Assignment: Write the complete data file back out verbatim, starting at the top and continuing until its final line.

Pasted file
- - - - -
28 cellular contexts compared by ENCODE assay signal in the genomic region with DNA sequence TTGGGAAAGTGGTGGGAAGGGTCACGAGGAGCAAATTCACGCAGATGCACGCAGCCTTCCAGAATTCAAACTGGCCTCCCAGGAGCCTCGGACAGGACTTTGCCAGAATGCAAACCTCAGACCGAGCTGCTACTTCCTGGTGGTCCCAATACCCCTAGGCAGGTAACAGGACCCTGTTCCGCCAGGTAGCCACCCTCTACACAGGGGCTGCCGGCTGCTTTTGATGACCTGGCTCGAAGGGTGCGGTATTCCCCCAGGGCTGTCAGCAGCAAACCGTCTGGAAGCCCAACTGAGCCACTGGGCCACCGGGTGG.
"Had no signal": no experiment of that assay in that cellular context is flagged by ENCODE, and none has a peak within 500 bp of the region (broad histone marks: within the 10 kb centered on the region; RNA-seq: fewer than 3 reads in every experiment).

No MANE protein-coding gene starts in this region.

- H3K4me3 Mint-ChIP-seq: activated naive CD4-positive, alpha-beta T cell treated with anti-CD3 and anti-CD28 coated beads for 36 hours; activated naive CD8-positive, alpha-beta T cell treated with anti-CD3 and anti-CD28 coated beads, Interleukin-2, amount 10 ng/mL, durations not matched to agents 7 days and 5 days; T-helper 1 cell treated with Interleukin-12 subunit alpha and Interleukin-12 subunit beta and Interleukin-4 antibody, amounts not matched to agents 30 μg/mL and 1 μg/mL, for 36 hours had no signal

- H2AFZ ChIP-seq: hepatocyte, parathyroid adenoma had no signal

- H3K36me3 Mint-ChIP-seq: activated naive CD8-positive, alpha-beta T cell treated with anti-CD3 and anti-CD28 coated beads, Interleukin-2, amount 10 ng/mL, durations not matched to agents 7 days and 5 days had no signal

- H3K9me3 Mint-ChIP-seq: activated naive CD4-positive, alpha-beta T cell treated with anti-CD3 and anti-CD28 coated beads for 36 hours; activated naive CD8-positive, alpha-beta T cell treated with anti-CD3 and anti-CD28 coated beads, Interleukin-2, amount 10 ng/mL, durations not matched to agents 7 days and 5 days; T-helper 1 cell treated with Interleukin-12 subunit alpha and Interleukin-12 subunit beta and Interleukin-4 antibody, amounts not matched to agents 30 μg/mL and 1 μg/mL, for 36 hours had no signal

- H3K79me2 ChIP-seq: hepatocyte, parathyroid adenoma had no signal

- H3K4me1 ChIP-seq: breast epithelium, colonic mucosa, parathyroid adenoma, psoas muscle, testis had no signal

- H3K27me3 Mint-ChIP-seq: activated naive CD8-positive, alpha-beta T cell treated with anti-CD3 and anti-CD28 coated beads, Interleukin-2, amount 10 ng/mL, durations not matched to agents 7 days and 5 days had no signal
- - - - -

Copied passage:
28 cellular contexts compared by ENCODE assay signal in the genomic region with DNA sequence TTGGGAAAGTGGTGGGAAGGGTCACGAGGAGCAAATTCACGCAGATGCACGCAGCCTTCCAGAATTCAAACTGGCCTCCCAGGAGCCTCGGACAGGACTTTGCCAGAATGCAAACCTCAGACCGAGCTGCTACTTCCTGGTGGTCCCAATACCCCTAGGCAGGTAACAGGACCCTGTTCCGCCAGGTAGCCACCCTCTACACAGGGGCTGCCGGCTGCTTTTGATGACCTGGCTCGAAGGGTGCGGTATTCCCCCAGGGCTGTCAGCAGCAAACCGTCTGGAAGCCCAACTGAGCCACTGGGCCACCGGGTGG.
"Had no signal": no experiment of that assay in that cellular context is flagged by ENCODE, and none has a peak within 500 bp of the region (broad histone marks: within the 10 kb centered on the region; RNA-seq: fewer than 3 reads in every experiment).

No MANE protein-coding gene starts in this region.

- H3K4me3 Mint-ChIP-seq: activated naive CD4-positive, alpha-beta T cell treated with anti-CD3 and anti-CD28 coated beads for 36 hours; activated naive CD8-positive, alpha-beta T cell treated with anti-CD3 and anti-CD28 coated beads, Interleukin-2, amount 10 ng/mL, durations not matched to agents 7 days and 5 days; T-helper 1 cell treated with Interleukin-12 subunit alpha and Interleukin-12 subunit beta and Interleukin-4 antibody, amounts not matched to agents 30 μg/mL and 1 μg/mL, for 36 hours had no signal

- H2AFZ ChIP-seq: hepatocyte, parathyroid adenoma had no signal

- H3K36me3 Mint-ChIP-seq: activated naive CD8-positive, alpha-beta T cell treated with anti-CD3 and anti-CD28 coated beads, Interleukin-2, amount 10 ng/mL, durations not matched to agents 7 days and 5 days had no signal

- H3K9me3 Mint-ChIP-seq: activated naive CD4-positive, alpha-beta T cell treated with anti-CD3 and anti-CD28 coated beads for 36 hours; activated naive CD8-positive, alpha-beta T cell treated with anti-CD3 and anti-CD28 coated beads, Interleukin-2, amount 10 ng/mL, durations not matched to agents 7 days and 5 days; T-helper 1 cell treated with Interleukin-12 subunit alpha and Interleukin-12 subunit beta and Interleukin-4 antibody, amounts not matched to agents 30 μg/mL and 1 μg/mL, for 36 hours had no signal

- H3K79me2 ChIP-seq: hepatocyte, parathyroid adenoma had no signal

- H3K4me1 ChIP-seq: breast epithelium, colonic mucosa, parathyroid adenoma, psoas muscle, testis had no signal

- H3K27me3 Mint-ChIP-seq: activated naive CD8-positive, alpha-beta T cell treated with anti-CD3 and anti-CD28 coated beads, Interleukin-2, amount 10 ng/mL, durations not matched to agents 7 days and 5 days had no signal